The Ninth Wave
The Ninth Wave
the call of the sea
World Oceans Day, Monday 8th June
Monday 8th June is World Oceans Day. Wherever we are, whatever we are doing, can we spare some time to think of the sea and how we might help, stepping beyond our own troubles and seeing that bigger picture. The sea calls us to that wider sense of being while the hatchling turtle struggling across the beach or the dolphin tangled in abandoned nets bring us the personal stories.
On World Oceans Day, people around our blue planet celebrate and honor the ocean, which connects us all.
For 2020 World Oceans Day is growing the global movement to call on world leaders to protect 30% of our blue planet by 2030. This critical need is called 30x30. By safeguarding at least 30% of our ocean through a network of highly protected areas we can help ensure a healthy home for all!
World Ocean Day website 2020
Now, let us follow the river down to the sea. With our ongoing sense of reflection, if you can walk by the sea (you lucky things!) or even stand by a river or a pool, just pause:
Between eddy and drop,
Between ripple and pool,
Between splashing and crashing,
Between rolling rocks, and trailing weeds.
And the deep cold pool below the falls,
You just might detect
The long endless sigh, as
The ocean calls to the stream.
It might be a sound,
Or a smell, or a tug
On fingers trailed in a mountain pool.
Perhaps the call is the faintest taste of distant salt
Or an inbuilt memory of a place you’ve never been.
But with tail flicker, eel pour and fin flare,
With water spray and rapid and flow,
They answer and
The deep sings the children
Of the mountain shallows
To the open sea.
Monday is World Oceans Day and while in the UK, at other times, we would have planned events, this year that is obviously difficult. You can still be involved.
Visit the WOD website for ideas and routes to action – even distanced as we are, we still have voices and fingertips for keyboards or for pens. We can still speak and ask and lobby. We can still create and display and encourage people to think…..
And as the salmon, and the eels, and the sea trout follow the river down to the sea,
you might turn to the saints of the sea
St Brendan who sailed out from Ireland on Imrama (magical journey) past fabulous islands searching for Paradise
St Andrew who became a fisher of men
St Clements who was honoured by Vikings.
Or you may turn to the Caribbean’s Agwe and La Sirene, or to Mami Wata who is revered on both sides of the Atlantic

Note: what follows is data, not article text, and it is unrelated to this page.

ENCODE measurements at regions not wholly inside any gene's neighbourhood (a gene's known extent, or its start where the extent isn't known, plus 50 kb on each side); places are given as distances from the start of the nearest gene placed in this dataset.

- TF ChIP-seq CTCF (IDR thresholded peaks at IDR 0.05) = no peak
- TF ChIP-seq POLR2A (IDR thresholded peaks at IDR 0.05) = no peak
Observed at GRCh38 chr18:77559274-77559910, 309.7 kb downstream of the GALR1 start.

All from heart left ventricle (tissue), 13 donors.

Or you might share the stories of Odysseus and Mael Duin. Or Arthur: “three times the fulness of Prydwen they went into it, and, except seven, none returned from Caer Rigor”* . There may be islands of strange and wonderful and horrifying and fabulous moments. There may be Norse Aegir and Ran waking storms and netting hopes or the memory of the enchanted Children of Lyr like a fading mist over the Irish Sea.
The sea offers transformation. No journey across the waves leaves the traveller unchanged, and no matter how well intentioned or how well resourced, in the past, to journey onto the waves was to cast yourself into the unknown, to put yourself in the hands of whatever deity you hoped (or dreaded) might be watching.
For most of us, our journeys may be less perilous these days but the sea still fascinates us, still calls us. If you can, you may simply stop by the sea and think. Think of all the saints or spirits and let them go, wash your own thoughts clear with the waves or with the ripples of an inland stream and simply let the peace of the water sing to you
You, who dwell on the heights,
Grant us thy gracious blessing,
Carry us over the surface of the sea,
Carry us safely to a haven of peace,
Bless our boatmen and our boat,
Bless our anchors and our oars,
East stay and halyard and traveller,
Our mainsails to our tall masts
Keep, O King of the Elements, in their place
That we may return home in peace.
The Ocean Blessing, Carmina Gadelica, vol 1
Part of a much longer prayer
In Celtic mythology, the ninth wave is the boundary between the safe inshore waters of the land and the open ocean. By the Ninth Wave you are on the open ocean. By the Ninth Wave you are in the realm of Mannanan mac Llyr and his white horses may race you across the seal-grey, whale-blue sea while all the depth of the water is a silence beneath you
Even sitting here, reading these words on a screen you could think yourself out, over, past, through 8 waves, 8 thoughts, 8 saints, 8 spirits, 8 breaths,
and at the ninth you could stop and appreciate the sea.
* From the medieval poem, The Spoils of Annwn
TheOcean Blessing: easiest source of the full prayer (and many others) is Carmina Gadelica, Alexander Carmichael, Floris Books paperback, 1992 (entry 118, page 120)
The paintings are all c. Sue Eversfield whose work can be seen at The Green Man Gallery, Buxton
All photos: c. Gordon MacLellan